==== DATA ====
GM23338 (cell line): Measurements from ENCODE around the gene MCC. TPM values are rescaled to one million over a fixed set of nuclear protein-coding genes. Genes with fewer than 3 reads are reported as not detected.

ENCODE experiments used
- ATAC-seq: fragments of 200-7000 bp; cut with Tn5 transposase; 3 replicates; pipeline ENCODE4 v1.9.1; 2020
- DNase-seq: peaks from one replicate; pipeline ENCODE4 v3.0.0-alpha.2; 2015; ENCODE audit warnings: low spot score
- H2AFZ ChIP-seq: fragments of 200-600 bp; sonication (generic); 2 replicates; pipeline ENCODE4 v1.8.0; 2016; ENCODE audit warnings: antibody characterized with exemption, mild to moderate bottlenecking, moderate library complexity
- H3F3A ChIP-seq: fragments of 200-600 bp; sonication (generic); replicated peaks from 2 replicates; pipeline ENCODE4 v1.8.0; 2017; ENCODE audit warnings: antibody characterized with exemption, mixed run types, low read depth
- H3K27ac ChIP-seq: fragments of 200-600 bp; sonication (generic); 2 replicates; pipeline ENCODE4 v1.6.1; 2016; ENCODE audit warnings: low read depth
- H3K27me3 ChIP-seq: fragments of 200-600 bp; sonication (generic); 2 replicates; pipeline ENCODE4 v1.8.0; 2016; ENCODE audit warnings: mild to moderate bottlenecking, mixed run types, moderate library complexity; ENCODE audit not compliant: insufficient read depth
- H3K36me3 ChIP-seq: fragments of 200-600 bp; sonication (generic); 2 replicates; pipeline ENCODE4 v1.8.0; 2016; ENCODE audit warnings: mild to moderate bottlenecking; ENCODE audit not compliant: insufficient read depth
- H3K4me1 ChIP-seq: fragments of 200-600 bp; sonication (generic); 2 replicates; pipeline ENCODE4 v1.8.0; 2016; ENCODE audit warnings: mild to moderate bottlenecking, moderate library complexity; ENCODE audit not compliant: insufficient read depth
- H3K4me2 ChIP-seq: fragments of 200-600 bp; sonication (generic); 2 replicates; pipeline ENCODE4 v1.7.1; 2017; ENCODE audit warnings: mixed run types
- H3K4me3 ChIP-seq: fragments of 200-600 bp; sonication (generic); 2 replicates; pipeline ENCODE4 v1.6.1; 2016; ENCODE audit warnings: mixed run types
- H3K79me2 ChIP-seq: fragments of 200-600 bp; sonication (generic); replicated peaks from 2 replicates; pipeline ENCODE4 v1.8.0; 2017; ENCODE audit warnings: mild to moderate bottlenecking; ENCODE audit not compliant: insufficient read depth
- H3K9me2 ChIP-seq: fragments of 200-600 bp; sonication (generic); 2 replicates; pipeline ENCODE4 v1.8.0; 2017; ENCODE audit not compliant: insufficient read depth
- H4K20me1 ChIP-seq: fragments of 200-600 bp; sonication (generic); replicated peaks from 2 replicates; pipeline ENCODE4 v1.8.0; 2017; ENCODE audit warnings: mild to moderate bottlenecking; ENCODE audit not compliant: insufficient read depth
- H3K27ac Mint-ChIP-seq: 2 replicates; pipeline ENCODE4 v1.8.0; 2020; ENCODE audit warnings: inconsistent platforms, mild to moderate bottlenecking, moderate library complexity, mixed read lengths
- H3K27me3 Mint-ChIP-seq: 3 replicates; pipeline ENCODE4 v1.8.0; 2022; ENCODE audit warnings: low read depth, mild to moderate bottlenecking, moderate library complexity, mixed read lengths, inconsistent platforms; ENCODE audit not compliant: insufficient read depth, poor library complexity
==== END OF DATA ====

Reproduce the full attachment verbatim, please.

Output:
GM23338 (cell line): Measurements from ENCODE around the gene MCC. TPM values are rescaled to one million over a fixed set of nuclear protein-coding genes. Genes with fewer than 3 reads are reported as not detected.

ENCODE experiments used
- ATAC-seq: fragments of 200-7000 bp; cut with Tn5 transposase; 3 replicates; pipeline ENCODE4 v1.9.1; 2020
- DNase-seq: peaks from one replicate; pipeline ENCODE4 v3.0.0-alpha.2; 2015; ENCODE audit warnings: low spot score
- H2AFZ ChIP-seq: fragments of 200-600 bp; sonication (generic); 2 replicates; pipeline ENCODE4 v1.8.0; 2016; ENCODE audit warnings: antibody characterized with exemption, mild to moderate bottlenecking, moderate library complexity
- H3F3A ChIP-seq: fragments of 200-600 bp; sonication (generic); replicated peaks from 2 replicates; pipeline ENCODE4 v1.8.0; 2017; ENCODE audit warnings: antibody characterized with exemption, mixed run types, low read depth
- H3K27ac ChIP-seq: fragments of 200-600 bp; sonication (generic); 2 replicates; pipeline ENCODE4 v1.6.1; 2016; ENCODE audit warnings: low read depth
- H3K27me3 ChIP-seq: fragments of 200-600 bp; sonication (generic); 2 replicates; pipeline ENCODE4 v1.8.0; 2016; ENCODE audit warnings: mild to moderate bottlenecking, mixed run types, moderate library complexity; ENCODE audit not compliant: insufficient read depth
- H3K36me3 ChIP-seq: fragments of 200-600 bp; sonication (generic); 2 replicates; pipeline ENCODE4 v1.8.0; 2016; ENCODE audit warnings: mild to moderate bottlenecking; ENCODE audit not compliant: insufficient read depth
- H3K4me1 ChIP-seq: fragments of 200-600 bp; sonication (generic); 2 replicates; pipeline ENCODE4 v1.8.0; 2016; ENCODE audit warnings: mild to moderate bottlenecking, moderate library complexity; ENCODE audit not compliant: insufficient read depth
- H3K4me2 ChIP-seq: fragments of 200-600 bp; sonication (generic); 2 replicates; pipeline ENCODE4 v1.7.1; 2017; ENCODE audit warnings: mixed run types
- H3K4me3 ChIP-seq: fragments of 200-600 bp; sonication (generic); 2 replicates; pipeline ENCODE4 v1.6.1; 2016; ENCODE audit warnings: mixed run types
- H3K79me2 ChIP-seq: fragments of 200-600 bp; sonication (generic); replicated peaks from 2 replicates; pipeline ENCODE4 v1.8.0; 2017; ENCODE audit warnings: mild to moderate bottlenecking; ENCODE audit not compliant: insufficient read depth
- H3K9me2 ChIP-seq: fragments of 200-600 bp; sonication (generic); 2 replicates; pipeline ENCODE4 v1.8.0; 2017; ENCODE audit not compliant: insufficient read depth
- H4K20me1 ChIP-seq: fragments of 200-600 bp; sonication (generic); replicated peaks from 2 replicates; pipeline ENCODE4 v1.8.0; 2017; ENCODE audit warnings: mild to moderate bottlenecking; ENCODE audit not compliant: insufficient read depth
- H3K27ac Mint-ChIP-seq: 2 replicates; pipeline ENCODE4 v1.8.0; 2020; ENCODE audit warnings: inconsistent platforms, mild to moderate bottlenecking, moderate library complexity, mixed read lengths
- H3K27me3 Mint-ChIP-seq: 3 replicates; pipeline ENCODE4 v1.8.0; 2022; ENCODE audit warnings: low read depth, mild to moderate bottlenecking, moderate library complexity, mixed read lengths, inconsistent platforms; ENCODE audit not compliant: insufficient read depth, poor library complexity